In May 2013, it was reported that readings for CO 2 taken at the world's primary benchmark site in Mauna Loa surpassed 400 ppm . According to professor Brian Hoskins , this is likely the first time CO 2 levels have been this high for about million years.   Monthly global CO 2 concentrations exceeded 400 ppm in March 2015, probably for the first time in several million years.  On 12 November 2015, NASA scientists reported that human-made carbon dioxide continues to increase above levels not seen in hundreds of thousands of years; currently, about half of the carbon dioxide released from the burning of fossil fuels is not absorbed by vegetation and the oceans and remains in the atmosphere. 
The major natural greenhouse gases are water vapor, which causes about 36-70% of the greenhouse effect on Earth (not including clouds); carbon dioxide CO 2 , which causes 9-26%; methane, which causes 4-9%, and ozone, which causes 3-7%. It is not possible to state that a certain gas causes a certain percentage of the greenhouse effect, because the influences of the various gases are not additive. Other greenhouse gases include, but are not limited to, nitrous oxide, sulfur hexafluoride, hydrofluorocarbons, perfluorocarbons and chlorofluorocarbons.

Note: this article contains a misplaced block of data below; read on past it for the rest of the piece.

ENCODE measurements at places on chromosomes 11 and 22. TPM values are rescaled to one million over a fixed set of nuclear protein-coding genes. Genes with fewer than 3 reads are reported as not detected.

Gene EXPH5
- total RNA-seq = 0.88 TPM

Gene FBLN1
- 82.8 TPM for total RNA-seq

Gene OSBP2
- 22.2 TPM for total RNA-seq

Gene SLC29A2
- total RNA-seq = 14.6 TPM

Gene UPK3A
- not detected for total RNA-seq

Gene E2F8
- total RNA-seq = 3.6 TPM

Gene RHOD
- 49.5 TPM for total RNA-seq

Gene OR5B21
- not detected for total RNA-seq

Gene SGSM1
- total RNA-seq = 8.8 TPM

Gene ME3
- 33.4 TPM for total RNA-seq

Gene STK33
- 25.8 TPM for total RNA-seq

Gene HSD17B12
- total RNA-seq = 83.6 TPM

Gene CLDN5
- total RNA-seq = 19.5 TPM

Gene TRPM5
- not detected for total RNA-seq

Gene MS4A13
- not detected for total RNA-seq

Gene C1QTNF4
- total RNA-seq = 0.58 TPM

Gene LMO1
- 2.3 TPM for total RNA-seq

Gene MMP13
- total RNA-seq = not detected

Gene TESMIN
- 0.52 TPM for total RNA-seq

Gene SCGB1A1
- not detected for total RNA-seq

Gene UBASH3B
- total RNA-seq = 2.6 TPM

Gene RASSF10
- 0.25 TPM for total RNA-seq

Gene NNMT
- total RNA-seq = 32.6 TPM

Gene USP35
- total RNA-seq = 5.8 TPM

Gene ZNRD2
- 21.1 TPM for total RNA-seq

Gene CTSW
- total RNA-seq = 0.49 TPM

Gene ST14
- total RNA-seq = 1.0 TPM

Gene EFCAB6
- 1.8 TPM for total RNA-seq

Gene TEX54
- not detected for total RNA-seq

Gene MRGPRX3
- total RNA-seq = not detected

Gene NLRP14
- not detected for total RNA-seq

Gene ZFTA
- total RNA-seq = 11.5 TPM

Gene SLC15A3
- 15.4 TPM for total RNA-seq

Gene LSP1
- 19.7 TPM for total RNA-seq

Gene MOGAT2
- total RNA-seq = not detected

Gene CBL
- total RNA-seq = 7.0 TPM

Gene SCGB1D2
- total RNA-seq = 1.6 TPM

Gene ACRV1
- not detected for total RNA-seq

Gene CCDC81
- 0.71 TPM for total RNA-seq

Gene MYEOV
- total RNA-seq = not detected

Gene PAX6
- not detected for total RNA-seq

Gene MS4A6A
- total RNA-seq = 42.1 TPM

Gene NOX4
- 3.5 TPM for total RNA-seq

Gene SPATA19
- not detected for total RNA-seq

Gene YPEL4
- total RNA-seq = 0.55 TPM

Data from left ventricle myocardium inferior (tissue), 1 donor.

The case for natural climate change I also present an analysis of the Pacific Decadal Oscillation which shows that most climate change might well be the result of….the climate system itself! Because small, chaotic fluctuations in atmospheric and oceanic circulation systems can cause small changes in global average cloudiness, this is all that is necessary to cause climate change. You don’t need the sun, or any other ‘external’ influence (although these are also possible…but for now I’ll let others work on that). It is simply what the climate system does. This is actually quite easy for meteorologists to believe, since we understand how complex weather processes are. Your local TV meteorologist is probably a closet ‘skeptic’ regarding mankind’s influence on climate.